PAYE stands for “Pay As You Earn” and is essentially a government system of paying income tax and national insurance contributions (NIC) across the country. The employer will tally up how much tax and NIC an employee needs to pay and deduct it before paying the wages or pension. These contributions are included in the pay slip, for the employees to double check the amount taken. Everyone, except the ones who are self-employed is required to pay PAYE tax.
Wages include sick pay, maternity or paternity pay, adoption pay and any other specialist pay. PAYE allows employees to pay tax over the whole year, every time they get paid, instead of paying all at a once. Employers are responsible for sending all the information about employees’ wages and deductions to HMRC (HM Revenue and Customs). They also need to provide employees with a payslip detailing all the information about the wages paid along with the details of the national insurance contributions, taxes and other deductions from the salary.
Basically, a tax year runs from 6th April to the 5th April of the following year. At the end of every tax year, employees will be provided with a P60 form which describes all the information about the total wages received and the amount deducted for the previous tax year.
PAYE system can also be used to pay the taxes on any taxable income a person has. For instance, if a person is paying tax on his/her occupational pension, with the help of PAYE system the tax due on State Retirement Pension can directly be deducted from the occupational pension.
In addition, the PAYE system can also be used to pay the tax due on all the other income sources including rent and untaxed interest. Besides this, other amounts that you owe to HMRC, such as tax debts from previous years; unpaid self-employed national insurance contributions or tax debts can be paid using the PAYE system.
A tax code is used by HMRC to educate employers and pension providers on how much tax they need to deduct from the wages or pension. These PAYE codes are made up of a number and a letter.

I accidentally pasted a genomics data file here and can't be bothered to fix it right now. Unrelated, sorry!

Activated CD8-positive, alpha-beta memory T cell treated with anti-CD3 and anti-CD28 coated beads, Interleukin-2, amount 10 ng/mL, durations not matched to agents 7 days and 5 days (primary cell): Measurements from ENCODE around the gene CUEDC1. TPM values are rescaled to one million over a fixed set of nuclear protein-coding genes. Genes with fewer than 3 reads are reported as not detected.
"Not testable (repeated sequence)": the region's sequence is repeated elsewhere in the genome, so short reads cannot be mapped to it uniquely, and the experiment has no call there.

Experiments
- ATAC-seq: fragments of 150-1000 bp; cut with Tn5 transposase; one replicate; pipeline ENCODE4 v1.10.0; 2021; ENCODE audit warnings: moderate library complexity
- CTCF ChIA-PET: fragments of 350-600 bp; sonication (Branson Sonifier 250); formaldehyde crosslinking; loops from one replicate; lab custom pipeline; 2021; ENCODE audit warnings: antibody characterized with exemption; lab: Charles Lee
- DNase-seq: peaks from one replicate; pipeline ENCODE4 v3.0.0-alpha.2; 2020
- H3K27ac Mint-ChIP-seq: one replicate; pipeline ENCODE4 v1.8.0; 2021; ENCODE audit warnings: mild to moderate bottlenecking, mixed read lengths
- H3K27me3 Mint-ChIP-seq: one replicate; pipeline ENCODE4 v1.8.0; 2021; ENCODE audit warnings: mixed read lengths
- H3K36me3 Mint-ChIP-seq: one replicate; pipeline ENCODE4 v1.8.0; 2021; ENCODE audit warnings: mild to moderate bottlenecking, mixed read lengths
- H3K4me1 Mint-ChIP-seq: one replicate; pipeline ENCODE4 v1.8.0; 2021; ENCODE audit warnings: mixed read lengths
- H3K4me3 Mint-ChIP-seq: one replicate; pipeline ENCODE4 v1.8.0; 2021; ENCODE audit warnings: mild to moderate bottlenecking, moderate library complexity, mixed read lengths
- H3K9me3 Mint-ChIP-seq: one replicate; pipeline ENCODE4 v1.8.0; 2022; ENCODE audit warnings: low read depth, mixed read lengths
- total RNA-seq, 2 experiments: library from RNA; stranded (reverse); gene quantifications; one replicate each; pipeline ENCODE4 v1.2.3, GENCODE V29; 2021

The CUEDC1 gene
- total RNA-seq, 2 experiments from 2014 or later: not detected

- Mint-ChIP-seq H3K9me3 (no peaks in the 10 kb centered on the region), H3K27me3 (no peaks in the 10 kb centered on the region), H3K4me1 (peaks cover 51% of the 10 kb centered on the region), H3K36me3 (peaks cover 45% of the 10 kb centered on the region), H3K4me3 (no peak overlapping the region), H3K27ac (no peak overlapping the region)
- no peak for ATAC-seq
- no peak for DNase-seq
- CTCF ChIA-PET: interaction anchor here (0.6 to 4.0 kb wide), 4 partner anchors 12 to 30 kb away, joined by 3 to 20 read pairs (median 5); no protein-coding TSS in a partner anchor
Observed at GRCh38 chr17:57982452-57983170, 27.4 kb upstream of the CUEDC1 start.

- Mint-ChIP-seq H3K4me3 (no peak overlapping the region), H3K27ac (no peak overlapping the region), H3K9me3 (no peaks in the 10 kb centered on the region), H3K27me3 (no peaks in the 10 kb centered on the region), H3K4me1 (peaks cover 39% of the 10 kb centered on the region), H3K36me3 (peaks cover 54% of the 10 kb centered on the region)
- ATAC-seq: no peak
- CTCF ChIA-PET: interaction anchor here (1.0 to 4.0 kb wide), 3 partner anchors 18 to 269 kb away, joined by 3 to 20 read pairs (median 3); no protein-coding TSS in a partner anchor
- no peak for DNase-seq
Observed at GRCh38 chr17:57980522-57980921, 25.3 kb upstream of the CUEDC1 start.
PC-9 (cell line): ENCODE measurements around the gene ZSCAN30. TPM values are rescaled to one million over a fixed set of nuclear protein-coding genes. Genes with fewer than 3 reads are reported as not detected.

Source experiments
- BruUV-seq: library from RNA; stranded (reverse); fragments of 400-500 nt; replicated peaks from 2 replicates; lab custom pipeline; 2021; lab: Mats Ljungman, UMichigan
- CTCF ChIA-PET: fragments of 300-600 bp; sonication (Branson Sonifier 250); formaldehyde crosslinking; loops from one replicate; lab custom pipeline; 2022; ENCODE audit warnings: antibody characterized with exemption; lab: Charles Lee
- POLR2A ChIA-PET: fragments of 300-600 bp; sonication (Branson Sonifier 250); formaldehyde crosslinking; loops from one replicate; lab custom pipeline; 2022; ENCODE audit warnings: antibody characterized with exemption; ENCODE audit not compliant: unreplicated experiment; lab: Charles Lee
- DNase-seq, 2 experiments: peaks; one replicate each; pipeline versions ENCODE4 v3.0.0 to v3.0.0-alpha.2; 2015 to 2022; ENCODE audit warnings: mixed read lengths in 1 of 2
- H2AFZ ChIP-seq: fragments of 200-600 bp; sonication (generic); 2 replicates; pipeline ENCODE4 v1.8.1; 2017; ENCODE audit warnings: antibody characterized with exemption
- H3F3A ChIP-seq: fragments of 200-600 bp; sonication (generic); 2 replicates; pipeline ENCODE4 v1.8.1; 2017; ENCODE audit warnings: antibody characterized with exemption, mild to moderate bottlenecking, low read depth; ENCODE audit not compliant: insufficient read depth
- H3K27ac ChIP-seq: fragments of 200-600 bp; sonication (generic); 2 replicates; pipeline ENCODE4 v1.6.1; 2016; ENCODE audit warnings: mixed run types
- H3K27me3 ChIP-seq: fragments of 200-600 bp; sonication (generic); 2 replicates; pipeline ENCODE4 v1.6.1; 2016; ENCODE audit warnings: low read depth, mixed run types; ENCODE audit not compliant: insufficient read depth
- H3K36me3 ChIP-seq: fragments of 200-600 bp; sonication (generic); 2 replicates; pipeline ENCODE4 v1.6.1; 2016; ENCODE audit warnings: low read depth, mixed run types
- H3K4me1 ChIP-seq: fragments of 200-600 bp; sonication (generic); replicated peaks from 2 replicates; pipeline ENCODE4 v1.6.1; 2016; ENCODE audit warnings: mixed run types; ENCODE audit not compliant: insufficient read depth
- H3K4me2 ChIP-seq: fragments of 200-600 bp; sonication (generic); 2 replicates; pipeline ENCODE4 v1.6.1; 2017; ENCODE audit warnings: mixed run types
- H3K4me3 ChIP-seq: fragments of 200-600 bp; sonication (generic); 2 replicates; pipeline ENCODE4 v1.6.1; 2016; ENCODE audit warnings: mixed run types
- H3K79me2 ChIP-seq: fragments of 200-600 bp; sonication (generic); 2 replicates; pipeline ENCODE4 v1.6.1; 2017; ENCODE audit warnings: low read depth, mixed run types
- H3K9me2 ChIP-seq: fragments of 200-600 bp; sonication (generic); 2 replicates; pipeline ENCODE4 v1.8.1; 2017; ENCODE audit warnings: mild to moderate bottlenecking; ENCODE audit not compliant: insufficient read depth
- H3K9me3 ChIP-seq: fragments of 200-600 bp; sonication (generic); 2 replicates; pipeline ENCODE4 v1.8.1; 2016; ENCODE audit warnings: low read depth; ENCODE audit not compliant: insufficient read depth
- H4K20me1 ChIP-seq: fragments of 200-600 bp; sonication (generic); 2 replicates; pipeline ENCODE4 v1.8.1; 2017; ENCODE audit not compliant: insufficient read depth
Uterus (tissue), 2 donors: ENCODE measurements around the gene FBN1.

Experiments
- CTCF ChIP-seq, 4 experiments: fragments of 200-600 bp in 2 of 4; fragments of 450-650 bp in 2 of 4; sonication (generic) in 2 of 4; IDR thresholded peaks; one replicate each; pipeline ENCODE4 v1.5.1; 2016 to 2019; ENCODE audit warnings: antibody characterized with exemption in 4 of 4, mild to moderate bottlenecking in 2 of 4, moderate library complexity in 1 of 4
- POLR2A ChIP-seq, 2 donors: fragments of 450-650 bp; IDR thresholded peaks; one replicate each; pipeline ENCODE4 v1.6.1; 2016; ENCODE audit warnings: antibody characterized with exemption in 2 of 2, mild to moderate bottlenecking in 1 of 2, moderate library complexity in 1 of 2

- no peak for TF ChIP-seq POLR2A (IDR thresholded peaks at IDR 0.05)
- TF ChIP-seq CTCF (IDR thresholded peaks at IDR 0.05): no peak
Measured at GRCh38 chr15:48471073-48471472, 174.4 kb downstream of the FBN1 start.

There are numerous ways that an employer or pension provider can use to work out PAYE and calculate the amount they need to deduct from their staff’s salary for tax and national insurance contribution. However, it is wise to seek the help of a professional accountant or a payroll specialist to get the job done.
PAYE involves a quite complex process and an employer will need an employee’s tax code. Later, based on the annual salary of the employee, employers calculate tax and national insurance contributions they need to pay. This amount can be divided either for monthly or yearly payments.
If you are an employer with staff getting paid more than £113/week, you need to register for PAYE. Before every payday, you need to inform HMRC about the amount of tax and NI your every employee will be paying at the end of every month. Enrolling for PAYE ensures that your employees’ tax and NI amounts are paid.
Basically, there are two options for operating PAYE:
PAYE registration can take up to 2 weeks. Need not to be said, you need to get registered in advance of the first pay day.
Listed below are the basic steps you need to follow while setting up your company’s payroll:
Any payment that is made to an employee is supposed to be added in the PAYE system. It includes:
As an employer, you need to find out about the deductions required to be made from the employee’s wages, in order to comply with NI and tax regulations. This amount is calculated on the basis of the national insurance letter and the employee’s tax code.
Recommended by HMRC, listed below are the seven things that you need to do before employing any personnel for the first time.
As an employer, you need to inform HMRC when a new employee joins or when an existing employee’s circumstances change. For example, the employee gets a promotion or reaches State Pension age. At the end of every tax year, you need to run annual reports which also include informing HMRC about any benefits or expenses.